Some Direct to TV or Video Films


Pterodactyl (2005) – Some American college students have the bad luck to be in Romania when some preserved pterodactyl eggs hatch.

Cowgirls vs. Pterodactyls (2021) – In the old West, a schoolteacher’s husband is snatched by a pterodactyl and so she enlists the help of a prostitute to save him.

Terrordactyl (2016) – A bunch of pterodactyls, plus one really huge pterodactyl, attack Los Angeles. This film is actually quite good.

Posted in Top Ten | Leave a comment

Serving Up PyTorch Training Data Using The DataLoader collate_fn Parameter

When creating a deep neural network, writing code to prepare the training data and serve it up in batches to the network is almost always difficult and time consuming. A regular PyTorch DataLoader works great for tabular style data where all inputs have the same length. For variable length inputs, one approach is to use a DataLoader with a custom collate_fn function.

I was looking at an example of natural language processing which uses an EmbeddingBag layer. Briefly, an EmbeddingBag treats a sentence as one whole unit and converts the sentence into a vector of numeric values. This is different from a regular Embedding layer that converts each word in a sentence to a numeric vector.

To handle the training data I needed to use a custom DataLoader. A regular DataLoader accepts a PyTorch Dataset object, which must be implemented to fetch one item at a time. A custom DataLoader accepts a list of tuples and uses a program-defined collate_fn function to parse the list of tuples.

The idea is quite tricky and is best explained by example. I started with 8 movie reviews:

0, This was a BAD movie.
1, I liked this film! Highly recommended.
0, Just awful
1, Good film, acting
0, Don't waste your time - A real dud
0, Terrible
1, Great movie.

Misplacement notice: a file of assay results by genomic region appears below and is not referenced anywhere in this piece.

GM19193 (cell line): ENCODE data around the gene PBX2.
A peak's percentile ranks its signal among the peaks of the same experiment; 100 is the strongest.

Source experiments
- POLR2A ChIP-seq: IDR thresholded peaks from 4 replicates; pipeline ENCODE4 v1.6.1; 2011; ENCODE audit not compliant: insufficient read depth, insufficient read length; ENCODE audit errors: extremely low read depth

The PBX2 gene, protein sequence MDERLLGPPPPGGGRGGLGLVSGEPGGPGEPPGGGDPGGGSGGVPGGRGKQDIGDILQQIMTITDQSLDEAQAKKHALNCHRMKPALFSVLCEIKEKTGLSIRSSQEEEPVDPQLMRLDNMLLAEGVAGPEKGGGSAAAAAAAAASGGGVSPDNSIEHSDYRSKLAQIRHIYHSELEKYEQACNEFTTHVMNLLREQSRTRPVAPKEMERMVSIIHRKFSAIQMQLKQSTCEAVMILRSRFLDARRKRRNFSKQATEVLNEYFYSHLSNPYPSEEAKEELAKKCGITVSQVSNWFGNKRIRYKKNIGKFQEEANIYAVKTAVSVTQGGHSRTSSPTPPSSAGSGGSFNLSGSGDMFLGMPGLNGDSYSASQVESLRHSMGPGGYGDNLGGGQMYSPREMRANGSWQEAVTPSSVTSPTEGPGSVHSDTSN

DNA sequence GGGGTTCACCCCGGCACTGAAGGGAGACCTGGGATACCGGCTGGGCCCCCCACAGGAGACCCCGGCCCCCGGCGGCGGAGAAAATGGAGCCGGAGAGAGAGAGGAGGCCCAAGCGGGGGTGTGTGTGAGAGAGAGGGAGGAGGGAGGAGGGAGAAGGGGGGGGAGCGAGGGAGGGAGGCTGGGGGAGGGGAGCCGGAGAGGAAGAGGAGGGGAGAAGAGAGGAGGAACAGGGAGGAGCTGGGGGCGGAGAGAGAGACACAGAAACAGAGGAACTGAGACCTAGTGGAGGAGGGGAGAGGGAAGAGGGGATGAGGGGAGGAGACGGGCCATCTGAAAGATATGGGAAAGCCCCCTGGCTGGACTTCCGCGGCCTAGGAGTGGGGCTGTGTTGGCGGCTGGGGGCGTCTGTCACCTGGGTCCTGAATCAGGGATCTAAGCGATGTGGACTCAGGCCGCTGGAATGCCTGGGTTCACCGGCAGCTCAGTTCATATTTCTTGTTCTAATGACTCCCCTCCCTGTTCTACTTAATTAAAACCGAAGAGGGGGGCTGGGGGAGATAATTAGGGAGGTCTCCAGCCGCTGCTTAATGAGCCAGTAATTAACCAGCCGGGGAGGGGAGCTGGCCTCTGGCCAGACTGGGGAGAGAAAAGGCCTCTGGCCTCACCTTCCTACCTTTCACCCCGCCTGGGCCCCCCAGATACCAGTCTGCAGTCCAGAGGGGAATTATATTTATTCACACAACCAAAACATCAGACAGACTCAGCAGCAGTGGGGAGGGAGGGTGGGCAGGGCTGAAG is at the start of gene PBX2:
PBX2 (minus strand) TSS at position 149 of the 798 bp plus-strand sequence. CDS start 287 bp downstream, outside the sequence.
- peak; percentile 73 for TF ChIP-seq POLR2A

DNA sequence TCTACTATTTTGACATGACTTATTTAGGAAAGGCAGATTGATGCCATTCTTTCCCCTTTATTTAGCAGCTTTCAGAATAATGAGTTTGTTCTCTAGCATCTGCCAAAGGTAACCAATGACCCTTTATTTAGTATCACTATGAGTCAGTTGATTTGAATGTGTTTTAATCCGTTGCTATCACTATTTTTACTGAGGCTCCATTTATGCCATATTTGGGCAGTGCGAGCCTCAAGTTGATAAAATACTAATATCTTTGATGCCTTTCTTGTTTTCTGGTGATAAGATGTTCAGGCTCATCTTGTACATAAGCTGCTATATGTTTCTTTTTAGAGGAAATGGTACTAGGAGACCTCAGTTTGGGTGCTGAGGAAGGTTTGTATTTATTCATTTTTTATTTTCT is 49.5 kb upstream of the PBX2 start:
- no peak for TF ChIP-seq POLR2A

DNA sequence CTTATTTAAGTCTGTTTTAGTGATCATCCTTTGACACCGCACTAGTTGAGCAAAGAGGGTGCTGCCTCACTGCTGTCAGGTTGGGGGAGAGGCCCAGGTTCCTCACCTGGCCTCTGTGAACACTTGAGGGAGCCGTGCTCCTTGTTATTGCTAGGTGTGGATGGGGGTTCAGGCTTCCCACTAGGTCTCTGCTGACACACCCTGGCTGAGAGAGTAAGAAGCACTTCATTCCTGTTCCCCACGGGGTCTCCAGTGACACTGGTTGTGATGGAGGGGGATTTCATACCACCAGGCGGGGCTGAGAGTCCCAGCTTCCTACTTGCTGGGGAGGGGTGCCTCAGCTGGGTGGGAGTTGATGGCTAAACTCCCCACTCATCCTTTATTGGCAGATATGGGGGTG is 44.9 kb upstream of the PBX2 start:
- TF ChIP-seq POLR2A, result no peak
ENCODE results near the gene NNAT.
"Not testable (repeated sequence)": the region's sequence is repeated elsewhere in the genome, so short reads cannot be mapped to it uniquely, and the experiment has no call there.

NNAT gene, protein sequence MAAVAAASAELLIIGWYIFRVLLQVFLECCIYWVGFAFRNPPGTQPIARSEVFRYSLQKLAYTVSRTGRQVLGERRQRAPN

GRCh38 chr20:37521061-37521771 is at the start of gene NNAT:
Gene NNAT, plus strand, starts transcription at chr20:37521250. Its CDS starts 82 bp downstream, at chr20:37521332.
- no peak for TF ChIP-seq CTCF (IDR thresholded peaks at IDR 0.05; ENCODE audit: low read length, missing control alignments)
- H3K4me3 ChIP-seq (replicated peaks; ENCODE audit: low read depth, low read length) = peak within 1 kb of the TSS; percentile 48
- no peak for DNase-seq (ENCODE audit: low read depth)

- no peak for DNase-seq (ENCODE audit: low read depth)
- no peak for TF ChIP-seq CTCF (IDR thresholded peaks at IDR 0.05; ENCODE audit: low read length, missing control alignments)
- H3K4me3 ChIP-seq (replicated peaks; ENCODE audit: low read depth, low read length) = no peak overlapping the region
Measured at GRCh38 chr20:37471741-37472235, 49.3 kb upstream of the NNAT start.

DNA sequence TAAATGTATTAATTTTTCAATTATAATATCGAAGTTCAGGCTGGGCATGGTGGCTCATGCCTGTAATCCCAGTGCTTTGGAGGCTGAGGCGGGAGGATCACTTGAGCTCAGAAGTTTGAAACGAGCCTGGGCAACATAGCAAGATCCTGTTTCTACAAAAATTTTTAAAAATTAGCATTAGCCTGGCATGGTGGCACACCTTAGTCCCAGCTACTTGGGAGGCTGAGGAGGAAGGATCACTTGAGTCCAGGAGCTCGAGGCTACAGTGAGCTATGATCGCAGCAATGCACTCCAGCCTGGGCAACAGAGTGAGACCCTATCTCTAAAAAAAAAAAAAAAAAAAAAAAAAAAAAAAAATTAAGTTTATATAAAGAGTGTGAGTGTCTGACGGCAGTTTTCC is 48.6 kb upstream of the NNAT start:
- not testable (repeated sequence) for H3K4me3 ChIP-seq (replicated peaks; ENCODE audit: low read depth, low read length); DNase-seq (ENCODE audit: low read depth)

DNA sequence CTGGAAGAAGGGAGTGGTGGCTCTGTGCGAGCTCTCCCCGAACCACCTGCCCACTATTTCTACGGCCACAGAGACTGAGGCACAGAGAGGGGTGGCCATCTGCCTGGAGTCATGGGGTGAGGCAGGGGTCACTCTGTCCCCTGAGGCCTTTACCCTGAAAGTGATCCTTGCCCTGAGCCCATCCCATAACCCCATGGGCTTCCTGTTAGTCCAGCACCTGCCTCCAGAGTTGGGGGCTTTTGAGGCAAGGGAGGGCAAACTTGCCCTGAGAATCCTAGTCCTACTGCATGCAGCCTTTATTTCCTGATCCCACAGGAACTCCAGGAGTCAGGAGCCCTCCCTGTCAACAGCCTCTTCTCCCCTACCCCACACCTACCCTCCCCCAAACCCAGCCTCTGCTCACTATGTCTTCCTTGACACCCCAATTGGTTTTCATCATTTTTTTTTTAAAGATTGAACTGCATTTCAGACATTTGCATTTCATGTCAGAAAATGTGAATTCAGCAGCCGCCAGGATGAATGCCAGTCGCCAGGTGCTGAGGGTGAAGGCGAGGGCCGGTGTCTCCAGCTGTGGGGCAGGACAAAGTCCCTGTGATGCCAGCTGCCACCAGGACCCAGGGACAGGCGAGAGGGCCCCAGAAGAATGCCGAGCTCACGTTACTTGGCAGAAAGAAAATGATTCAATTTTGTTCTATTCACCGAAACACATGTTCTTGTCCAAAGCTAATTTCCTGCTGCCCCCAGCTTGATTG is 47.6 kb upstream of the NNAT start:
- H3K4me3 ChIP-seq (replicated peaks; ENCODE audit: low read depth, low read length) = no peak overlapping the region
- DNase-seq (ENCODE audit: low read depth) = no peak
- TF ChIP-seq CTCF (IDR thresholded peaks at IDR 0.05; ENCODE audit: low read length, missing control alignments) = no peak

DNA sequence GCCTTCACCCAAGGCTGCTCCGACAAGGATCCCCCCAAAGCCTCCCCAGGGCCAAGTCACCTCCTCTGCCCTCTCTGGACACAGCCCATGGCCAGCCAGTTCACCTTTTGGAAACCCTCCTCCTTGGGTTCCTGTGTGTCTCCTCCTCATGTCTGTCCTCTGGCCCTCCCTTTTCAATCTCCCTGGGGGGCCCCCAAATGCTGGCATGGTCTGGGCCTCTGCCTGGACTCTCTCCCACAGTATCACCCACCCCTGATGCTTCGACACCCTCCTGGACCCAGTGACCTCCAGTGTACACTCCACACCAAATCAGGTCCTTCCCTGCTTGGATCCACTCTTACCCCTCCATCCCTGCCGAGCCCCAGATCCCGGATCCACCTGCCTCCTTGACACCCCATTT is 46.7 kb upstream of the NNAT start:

0, This was a waste of talent.

A label of 0 means negative review, 1 means positive review. The first step is to create of Vocabulary object that maps each possible word and punctuation character to a numeric index. That’s a difficult problem in itself.

The next step is to read the data into memory as a list of tuples. The resulting list would be:

[(0, This was a BAD movie.),
 (1, I liked this film! Highly recommended.),
 . .
 (0, This was a waste of talent.)]

Next, the goal is write code to batch up batch_size=3 reviews at a time and arrange them as a vector of labels, a vector of reviews converted to indexes, and a vector of offsets that indicate where each review starts. For example, the first batch would be:

labels : tensor([0, 1, 0])
reviews: tensor([ 4,  7,  3, 13,  6,  2,
                 19, 21,  4,  5,  9, 18, 24,  2,
                 20, 12])
offsets: tensor([ 0,  6, 14])

The first review is this=4, was=7, a=3, bad=13, movie=6, (period)=2. The three movies reviews are combined into a single tensor. The first review starts at [0], the second review starts at [6], and the third review starts at [14].

The code to convert the list of tuples into the desired format must be implemented in a collate_fn function that is passed to the DataLoader. Writing the collate_fn function was very tricky and difficult, and took me several hours.

The moral of the story is that working with natural language processing training data is difficult.



One of the many reasons why natural language processing problems are difficult is that English language words can have multiple meanings. The Merriam-Webster dictionary lists 23 different meanings for the word “model”. Left: The Ford Model T, built from 1908 to 1927, was the first affordable automobile. Left center: A fashion model is often an aspiration for what an ideal woman might look like. Right center: A scale model of a Hobbit house. Right: This image popped up from an Internet search for “machine learning model”. I must be doing something wrong — my ML models do not manifest themselves as glowing balls of energy.


Code below. Long. Continue reading

Posted in PyTorch | Leave a comment

Integrated Gradient Intepretability Explained